Remember Luka? Suzanne Vega has just released her first album of original material in seven years (her 8th album for those of you counting). These ten new tracks instantly sound familiar and comfortable, like reuniting with an old friend. I hadn't realized I missed her, but her voice takes me back and the simple guitar work is the perfect accompanment (this is not the Tom's Diner remix!) Ms. Vega has great industry connections. She started her own label in 2010 and this album was mixed by Kevin Killen (who has worked with Peter Gabriel and Kate Bush). The recently recorded clip below (from NPR's Tiny Desk Concerts  - check them out if you've never heard of them!) uses her classics as bookends for the new material. Check our catalog. 
Retro r&b belter Sharon Jones remains in fine form on her latest album of funky, soulful, horn-punctuated songs, backed up by the fabulous Dap-Kings. Whether or not you remember the heyday of 60s r&b and soul music, you'll be hard put not to love this stuff. Exciting and ecstatically fun to sing along with, dance to, drive to, or just listen to! Check Our Catalog 
With a sound that could have been recorded by Blue Note in 1954, this album is sure to delight vocal jazz fans. Three years after winning the Thelonious Monk International Jazz Vocalist competition  this twenty-something rising star has been lauded by luminaries including Wynton Marsalis, Dee Dee Bridgewater, Al Jarreau, and Dianne Reeves. Stephen Holden, writing for the New York Times positions Cécile McLorin Salvant  in the direct lineage of the Big Three - Billie Holiday, Sarah Vaughan, and Ella Fitzgerald. Watch the live clip below for a sample. Check our Catalog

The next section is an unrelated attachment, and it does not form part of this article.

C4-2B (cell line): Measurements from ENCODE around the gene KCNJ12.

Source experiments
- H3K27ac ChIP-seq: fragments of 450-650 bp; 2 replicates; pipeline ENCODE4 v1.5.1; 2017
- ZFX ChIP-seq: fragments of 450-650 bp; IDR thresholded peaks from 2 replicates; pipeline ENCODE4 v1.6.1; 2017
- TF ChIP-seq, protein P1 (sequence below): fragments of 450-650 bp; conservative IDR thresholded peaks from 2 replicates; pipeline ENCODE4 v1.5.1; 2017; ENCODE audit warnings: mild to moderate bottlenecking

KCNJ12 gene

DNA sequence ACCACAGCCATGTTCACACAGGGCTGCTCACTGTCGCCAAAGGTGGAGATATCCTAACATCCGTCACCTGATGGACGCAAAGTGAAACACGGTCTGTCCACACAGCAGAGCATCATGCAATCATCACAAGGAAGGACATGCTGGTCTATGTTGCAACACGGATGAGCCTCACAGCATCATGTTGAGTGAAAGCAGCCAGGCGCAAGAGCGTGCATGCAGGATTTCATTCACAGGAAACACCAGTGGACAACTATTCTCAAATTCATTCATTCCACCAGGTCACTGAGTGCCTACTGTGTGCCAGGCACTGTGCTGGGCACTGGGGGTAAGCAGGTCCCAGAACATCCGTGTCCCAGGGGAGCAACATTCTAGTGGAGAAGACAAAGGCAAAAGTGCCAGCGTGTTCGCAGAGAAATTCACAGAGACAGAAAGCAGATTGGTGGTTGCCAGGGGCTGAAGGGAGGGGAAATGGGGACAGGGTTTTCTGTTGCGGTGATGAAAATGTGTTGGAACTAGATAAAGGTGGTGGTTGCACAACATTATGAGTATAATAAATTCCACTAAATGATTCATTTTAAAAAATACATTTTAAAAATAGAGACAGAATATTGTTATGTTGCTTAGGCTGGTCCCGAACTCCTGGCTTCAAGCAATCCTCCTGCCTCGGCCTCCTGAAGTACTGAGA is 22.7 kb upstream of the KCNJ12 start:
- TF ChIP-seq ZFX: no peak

Bob Dylan's Another Self-Portrait, the tenth volume of the Bootleg Series, includes four CDs that will delight any Dylan fan that longs for his Nashville Skyline, Self Portrait, folk-roots days. While the original Self Portrait album was panned in 1970 by fans who weren't interested in hearing Dylan return to his roots, it is worth a listen now and especially in this remastered and reimagined form. Also included in the set is the full 1969 Isle of Wight concert with The Band, as well as some wonderful and insightful liner notes. Check Our Catalog 
Local power-pop craftsmen, Air Traffic Controller  provide some light, catchy tunes on this sophomore album. Sometimes sounding a bit like They Might Be Giants , with significant influence from Bleu  (the producer for Nordo and their previous album, The One), this will sound new but familiar all at once. If you missed the kickstarter campaign  that funded this album you can still tune in to their live on-air concert on WERS  on Thursday, October 24th at 4:00 pm. Below is the official video for their first single off this album, Hurry Hurry. Slow down for a minute and enjoy it!
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Although much of this CD features a generic disco beat and really long, repetitive songs, I encourage everyone to have a listen. I sincerely believe this album was released on a dare. Sadly, for the listener, every song on this album is a least 3 minutes too long, except disco monologue "Moroder" which, at 9 minutes and 4 seconds, is 9 minutes and 4 seconds too long. The overuse of Auto-tune suggests a deep love of gadgets that, in the case of "Instant Crush" anyway, ruins what is still the best song on the CD. There is also "Get Lucky" featuring Pharrell Williams, which is mediocre but festive. The centerpiece of this monstrosity is "Touch," co-written and sung by none other than Paul Williams, the elfin songwriter/actor from the 70s. You will marvel at the overwrought lyrics and delivery. Here's a sample: "a room within a room, a door behind a door, touch where do you lead?" Really. Brace yourself. We've been Daft Punk'd. Check our Catalog